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Why ultrashort ETF's might still suck in a deep recession

Recs

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April 02, 2008 – Comments (10) | RELATED TICKERS: SDS , QQQ

I am not going to buy ultrashorts, even though I think the economy is bad now and going to get much worse. "Why not?" I hear you asking. Well, quite simply, no matter how much the real value of the stock market goes down, the value of the dollar can go down just as much. "So?" So allow me to illustrate what will happen if you invest in QID (an ultrashort ETF promising double the inverse of the Nasdaq 100) and the real value of the Nasdaq 100 goes down 10%, and the value of the dollar goes down 10%.

You invest $1000 in QID at $50/share and get 20 shares. For the sake of argument, let's say the value of the Nasdaq 100 goes down 10%. So your QID is supposed to go to $60, right? Not so fast. What if inflation is 10%? Okay, so your 20% gain is like a 10% gain in real value, right? Again, slow down. It's more complicated than that. I said the value of the Nasdaq 100 went down 10%, not the price. So with 10% inflation, the notional value (or price) of the N100 stayed the same, even though in reality it is worth 10% less than it was.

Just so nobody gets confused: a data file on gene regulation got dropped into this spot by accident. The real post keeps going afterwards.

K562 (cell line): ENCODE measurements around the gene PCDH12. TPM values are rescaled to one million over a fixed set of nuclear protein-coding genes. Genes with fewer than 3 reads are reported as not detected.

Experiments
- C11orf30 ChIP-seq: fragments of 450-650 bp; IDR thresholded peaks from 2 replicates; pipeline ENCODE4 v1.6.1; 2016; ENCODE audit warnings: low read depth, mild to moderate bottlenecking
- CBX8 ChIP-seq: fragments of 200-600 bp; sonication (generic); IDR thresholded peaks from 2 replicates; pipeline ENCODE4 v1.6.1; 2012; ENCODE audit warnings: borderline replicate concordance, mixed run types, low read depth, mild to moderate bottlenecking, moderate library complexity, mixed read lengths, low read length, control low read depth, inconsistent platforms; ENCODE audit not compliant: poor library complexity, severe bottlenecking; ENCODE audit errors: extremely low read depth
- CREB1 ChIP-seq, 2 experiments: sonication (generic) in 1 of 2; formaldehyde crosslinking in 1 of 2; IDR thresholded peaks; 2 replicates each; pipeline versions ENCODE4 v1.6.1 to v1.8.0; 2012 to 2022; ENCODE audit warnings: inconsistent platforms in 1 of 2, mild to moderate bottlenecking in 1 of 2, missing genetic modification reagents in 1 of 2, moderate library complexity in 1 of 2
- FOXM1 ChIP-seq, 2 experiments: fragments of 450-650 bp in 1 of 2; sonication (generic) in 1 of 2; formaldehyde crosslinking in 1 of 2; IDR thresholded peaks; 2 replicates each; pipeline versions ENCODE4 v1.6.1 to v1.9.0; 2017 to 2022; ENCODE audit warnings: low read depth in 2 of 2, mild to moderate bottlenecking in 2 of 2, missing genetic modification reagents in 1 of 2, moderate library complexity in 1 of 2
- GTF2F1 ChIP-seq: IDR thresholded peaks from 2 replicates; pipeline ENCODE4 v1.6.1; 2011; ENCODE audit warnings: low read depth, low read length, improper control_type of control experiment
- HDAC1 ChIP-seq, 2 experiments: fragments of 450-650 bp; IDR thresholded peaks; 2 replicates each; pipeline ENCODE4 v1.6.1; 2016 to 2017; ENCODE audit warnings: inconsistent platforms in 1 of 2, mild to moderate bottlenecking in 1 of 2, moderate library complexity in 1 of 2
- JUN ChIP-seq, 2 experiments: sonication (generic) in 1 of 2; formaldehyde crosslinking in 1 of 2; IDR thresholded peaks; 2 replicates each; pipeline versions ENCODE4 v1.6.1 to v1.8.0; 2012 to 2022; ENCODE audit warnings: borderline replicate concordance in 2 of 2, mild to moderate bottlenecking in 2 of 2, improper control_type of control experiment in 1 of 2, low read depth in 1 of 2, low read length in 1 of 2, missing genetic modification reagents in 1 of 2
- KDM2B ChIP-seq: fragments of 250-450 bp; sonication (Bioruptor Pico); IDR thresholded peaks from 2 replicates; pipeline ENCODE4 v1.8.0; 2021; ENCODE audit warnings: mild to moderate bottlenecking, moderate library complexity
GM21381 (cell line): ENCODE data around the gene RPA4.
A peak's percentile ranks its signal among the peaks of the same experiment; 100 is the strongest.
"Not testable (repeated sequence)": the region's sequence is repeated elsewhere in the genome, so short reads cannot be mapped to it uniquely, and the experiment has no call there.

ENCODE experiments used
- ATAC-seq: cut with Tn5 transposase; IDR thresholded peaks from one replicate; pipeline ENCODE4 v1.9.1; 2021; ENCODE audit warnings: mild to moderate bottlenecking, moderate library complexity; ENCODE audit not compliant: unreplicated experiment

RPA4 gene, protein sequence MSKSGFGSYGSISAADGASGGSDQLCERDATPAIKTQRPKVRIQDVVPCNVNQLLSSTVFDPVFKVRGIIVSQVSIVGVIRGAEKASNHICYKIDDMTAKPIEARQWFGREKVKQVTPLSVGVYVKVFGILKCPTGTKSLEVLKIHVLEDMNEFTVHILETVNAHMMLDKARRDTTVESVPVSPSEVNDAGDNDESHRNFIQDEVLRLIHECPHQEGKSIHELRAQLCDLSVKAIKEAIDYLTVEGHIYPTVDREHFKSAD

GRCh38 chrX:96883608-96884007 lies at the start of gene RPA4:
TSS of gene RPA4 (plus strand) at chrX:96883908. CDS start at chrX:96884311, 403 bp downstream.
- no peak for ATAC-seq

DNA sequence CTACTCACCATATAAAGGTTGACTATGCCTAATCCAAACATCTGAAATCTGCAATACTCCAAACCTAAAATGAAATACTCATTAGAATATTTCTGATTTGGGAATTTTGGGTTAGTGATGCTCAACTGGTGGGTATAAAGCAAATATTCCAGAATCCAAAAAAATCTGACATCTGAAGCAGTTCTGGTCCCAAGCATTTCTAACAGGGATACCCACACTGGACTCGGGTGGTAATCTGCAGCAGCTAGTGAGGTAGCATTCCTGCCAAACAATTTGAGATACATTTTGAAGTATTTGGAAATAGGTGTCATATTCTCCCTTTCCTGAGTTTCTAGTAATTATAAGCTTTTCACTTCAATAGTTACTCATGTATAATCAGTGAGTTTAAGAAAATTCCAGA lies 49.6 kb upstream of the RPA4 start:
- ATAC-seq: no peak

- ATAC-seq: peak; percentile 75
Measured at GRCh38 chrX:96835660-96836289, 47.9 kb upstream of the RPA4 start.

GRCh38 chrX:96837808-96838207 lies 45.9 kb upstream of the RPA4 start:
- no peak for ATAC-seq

Now, I may be mistaken, but I'm pretty sure that QID's moves are based on the change in notional value in the N100. That is, when the price of the N100 stays the same, it doesn't matter what the inflation rate did to the actual value, the price of QID remains relatively unchanged (except that it drops about 1% due to its expense ratio).